The two nations received the largest upgrades for this year among major economies in the Asian Development Bank’s latest outlook released on Tuesday. Meanwhile, India received the steepest downgrade.
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The global trade recovery is helping boost exports in Hong Kong and Malaysia while demonetization and the implementation of the new goods and services tax regime in India have dented consumer spending and business investment.
As a whole, the outlook for developing Asia is robust even as risks remain including sudden changes in U.S. monetary policy and geopolitical or weather-related disasters. The unwinding of stimulus in the U.S. “may drain capital from the region, which would challenge Asia’s financial stability,” according to the report.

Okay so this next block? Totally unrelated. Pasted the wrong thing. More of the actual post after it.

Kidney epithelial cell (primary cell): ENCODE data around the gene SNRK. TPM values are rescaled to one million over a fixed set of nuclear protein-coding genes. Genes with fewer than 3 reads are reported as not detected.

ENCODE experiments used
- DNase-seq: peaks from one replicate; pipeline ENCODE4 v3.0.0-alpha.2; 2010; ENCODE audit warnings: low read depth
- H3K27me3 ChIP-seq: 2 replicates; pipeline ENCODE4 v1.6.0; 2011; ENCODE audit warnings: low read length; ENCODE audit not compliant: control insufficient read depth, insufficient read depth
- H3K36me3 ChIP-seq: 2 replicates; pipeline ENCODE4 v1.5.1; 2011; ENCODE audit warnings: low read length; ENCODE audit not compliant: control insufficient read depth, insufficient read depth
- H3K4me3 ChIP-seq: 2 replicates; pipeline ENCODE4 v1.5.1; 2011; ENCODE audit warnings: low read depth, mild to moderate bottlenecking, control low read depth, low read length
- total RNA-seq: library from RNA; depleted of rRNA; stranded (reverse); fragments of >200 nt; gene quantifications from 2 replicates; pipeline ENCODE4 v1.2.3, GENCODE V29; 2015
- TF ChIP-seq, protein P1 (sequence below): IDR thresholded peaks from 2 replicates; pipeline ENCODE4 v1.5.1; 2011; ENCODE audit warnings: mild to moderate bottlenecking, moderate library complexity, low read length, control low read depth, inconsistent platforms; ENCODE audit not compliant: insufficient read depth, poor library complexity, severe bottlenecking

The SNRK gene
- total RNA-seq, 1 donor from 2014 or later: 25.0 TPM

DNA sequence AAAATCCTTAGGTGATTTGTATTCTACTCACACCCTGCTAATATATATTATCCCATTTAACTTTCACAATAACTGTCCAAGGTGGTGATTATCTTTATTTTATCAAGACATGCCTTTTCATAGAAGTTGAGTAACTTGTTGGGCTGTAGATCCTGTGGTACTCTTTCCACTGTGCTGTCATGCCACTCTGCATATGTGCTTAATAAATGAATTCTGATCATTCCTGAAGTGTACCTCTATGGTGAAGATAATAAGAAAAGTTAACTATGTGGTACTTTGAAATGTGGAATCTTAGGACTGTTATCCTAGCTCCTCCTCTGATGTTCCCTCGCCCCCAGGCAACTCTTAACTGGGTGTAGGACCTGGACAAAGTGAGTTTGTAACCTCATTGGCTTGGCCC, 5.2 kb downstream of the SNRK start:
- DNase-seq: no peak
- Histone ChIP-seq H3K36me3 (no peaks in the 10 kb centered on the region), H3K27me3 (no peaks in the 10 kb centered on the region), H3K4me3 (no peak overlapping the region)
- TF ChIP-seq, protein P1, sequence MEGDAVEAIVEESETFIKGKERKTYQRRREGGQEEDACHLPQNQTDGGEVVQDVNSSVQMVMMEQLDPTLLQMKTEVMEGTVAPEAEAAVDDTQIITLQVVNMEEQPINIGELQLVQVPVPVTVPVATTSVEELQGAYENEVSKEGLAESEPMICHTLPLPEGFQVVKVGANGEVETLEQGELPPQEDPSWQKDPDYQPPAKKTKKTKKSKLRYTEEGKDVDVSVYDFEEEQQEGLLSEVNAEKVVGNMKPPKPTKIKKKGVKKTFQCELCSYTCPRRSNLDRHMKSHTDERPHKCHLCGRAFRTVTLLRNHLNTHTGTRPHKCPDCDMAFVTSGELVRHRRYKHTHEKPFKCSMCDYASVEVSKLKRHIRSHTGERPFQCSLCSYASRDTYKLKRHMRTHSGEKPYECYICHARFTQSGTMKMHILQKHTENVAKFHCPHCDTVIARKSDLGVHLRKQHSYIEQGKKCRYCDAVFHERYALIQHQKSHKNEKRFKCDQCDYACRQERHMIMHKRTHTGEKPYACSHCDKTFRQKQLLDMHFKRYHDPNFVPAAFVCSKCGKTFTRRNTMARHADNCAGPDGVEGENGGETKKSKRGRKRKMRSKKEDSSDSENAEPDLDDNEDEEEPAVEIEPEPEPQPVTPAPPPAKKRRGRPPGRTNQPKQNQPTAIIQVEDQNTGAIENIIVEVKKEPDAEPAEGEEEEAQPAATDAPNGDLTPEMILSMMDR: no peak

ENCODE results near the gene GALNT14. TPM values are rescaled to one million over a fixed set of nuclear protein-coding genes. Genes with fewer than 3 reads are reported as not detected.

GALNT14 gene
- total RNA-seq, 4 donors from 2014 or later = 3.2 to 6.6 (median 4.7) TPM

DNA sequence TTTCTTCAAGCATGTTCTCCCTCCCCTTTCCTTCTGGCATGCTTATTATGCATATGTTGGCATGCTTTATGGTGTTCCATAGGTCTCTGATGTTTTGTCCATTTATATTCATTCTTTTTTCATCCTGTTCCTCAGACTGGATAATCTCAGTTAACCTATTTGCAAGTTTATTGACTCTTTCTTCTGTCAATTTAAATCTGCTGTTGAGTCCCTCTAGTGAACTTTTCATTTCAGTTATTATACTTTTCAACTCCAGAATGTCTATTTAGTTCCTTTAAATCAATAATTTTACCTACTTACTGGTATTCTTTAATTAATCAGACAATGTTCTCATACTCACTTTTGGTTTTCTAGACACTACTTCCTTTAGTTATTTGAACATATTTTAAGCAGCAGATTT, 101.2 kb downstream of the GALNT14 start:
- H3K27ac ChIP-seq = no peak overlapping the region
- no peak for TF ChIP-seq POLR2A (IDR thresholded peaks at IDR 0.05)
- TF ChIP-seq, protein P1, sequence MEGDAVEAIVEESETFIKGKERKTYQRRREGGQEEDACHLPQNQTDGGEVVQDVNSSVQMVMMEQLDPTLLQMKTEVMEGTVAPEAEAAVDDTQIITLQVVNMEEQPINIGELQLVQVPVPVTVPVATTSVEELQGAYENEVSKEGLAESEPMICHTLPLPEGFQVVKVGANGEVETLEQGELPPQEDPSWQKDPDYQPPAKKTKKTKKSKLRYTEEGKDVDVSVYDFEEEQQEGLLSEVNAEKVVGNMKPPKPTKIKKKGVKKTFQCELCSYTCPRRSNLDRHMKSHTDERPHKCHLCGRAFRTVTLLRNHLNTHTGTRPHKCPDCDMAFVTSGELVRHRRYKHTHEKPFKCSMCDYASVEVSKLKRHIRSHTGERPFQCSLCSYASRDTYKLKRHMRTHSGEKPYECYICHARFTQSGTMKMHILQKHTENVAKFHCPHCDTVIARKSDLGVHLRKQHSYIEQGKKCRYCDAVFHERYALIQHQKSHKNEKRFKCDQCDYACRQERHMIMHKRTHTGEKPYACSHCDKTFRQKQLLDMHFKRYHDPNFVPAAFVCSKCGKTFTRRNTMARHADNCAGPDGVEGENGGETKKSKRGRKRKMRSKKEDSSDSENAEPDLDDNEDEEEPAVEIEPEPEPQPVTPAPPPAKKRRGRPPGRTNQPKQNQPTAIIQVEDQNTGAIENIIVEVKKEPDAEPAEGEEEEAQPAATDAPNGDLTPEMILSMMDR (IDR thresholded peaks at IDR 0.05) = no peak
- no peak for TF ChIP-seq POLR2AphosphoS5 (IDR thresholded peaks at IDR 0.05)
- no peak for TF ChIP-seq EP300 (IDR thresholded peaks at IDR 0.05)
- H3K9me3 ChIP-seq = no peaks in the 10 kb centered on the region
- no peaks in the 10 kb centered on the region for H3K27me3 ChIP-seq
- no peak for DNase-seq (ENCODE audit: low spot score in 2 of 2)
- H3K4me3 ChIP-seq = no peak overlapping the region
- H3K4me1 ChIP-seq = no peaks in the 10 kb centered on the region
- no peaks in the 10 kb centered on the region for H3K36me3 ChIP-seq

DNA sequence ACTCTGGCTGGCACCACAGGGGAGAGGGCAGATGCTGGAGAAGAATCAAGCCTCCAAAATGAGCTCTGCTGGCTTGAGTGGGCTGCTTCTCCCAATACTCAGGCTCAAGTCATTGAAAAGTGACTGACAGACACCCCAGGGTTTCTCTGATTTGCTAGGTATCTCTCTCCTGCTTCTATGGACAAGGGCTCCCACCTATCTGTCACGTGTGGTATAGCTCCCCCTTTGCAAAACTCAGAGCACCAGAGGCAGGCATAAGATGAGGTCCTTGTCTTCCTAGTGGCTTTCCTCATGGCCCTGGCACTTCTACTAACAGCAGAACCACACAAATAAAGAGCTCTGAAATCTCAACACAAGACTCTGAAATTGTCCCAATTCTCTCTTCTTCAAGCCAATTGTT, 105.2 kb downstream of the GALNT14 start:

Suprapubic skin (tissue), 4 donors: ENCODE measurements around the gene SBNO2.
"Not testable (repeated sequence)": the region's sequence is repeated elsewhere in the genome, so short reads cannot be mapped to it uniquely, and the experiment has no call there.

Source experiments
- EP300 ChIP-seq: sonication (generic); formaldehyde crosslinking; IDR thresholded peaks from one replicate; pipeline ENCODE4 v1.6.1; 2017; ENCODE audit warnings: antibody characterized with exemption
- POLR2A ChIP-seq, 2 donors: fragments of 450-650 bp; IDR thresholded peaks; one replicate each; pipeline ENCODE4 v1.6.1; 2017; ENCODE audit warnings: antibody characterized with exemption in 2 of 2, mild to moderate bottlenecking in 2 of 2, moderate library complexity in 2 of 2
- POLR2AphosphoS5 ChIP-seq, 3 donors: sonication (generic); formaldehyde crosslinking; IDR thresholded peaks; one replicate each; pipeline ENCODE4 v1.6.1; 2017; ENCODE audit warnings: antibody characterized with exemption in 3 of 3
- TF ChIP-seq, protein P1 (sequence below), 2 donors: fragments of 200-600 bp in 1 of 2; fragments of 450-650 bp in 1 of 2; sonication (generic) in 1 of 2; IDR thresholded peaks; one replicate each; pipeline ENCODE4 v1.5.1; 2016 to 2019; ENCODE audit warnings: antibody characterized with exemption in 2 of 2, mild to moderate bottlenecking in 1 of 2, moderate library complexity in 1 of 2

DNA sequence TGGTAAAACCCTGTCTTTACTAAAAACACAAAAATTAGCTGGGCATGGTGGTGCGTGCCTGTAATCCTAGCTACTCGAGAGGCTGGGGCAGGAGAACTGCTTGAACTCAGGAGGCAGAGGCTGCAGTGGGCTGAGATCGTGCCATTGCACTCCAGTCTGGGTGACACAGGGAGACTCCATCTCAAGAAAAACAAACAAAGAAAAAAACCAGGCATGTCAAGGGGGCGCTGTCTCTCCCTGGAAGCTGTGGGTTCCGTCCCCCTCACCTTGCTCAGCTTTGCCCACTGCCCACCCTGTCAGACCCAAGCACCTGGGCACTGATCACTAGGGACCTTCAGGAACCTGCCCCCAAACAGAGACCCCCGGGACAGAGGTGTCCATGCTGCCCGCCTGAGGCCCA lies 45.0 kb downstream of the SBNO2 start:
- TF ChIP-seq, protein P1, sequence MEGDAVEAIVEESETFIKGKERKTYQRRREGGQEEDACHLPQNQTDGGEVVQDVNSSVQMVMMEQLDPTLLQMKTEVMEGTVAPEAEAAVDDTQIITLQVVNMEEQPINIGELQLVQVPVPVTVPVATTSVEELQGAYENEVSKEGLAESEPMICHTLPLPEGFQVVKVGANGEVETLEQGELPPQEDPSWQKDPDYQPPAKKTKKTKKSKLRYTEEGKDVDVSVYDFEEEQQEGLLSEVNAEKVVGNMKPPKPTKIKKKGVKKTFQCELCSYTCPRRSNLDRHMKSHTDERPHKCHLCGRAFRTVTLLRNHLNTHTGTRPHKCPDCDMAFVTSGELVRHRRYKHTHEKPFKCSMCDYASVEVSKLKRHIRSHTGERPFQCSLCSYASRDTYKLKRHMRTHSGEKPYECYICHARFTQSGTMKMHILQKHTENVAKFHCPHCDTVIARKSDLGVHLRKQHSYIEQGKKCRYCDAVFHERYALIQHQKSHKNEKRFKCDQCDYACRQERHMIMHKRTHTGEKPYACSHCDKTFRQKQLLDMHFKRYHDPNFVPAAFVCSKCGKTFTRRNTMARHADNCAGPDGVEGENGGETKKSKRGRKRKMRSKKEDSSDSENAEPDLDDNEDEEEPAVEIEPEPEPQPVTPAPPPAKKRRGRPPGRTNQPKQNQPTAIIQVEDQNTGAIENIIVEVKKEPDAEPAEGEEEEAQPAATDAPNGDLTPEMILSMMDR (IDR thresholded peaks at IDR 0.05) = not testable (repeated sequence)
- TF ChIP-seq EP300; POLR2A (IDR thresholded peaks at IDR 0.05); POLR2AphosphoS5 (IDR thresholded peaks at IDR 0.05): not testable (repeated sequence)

Higher bond yields could push up long-term financing costs at the same time that a strengthening U.S. dollar would prompt more capital outflows from the region. Government officials should monitor debt levels and asset prices while strengthening their financial positions, the ADB advised.
In economies like Indonesia, Malaysia, Thailand, and Taiwan, there is room for accomodative policy, the ADB said. In the Philippines and South Korea, the case for stimulus may be less clear because the growth upturn is protracted and price pressures are intensifying.
The region should embark more aggressively on building infrastructure, including through public-private partnerships, the ADB said. More than half of the economies in developing Asia lack dedicated PPP units.
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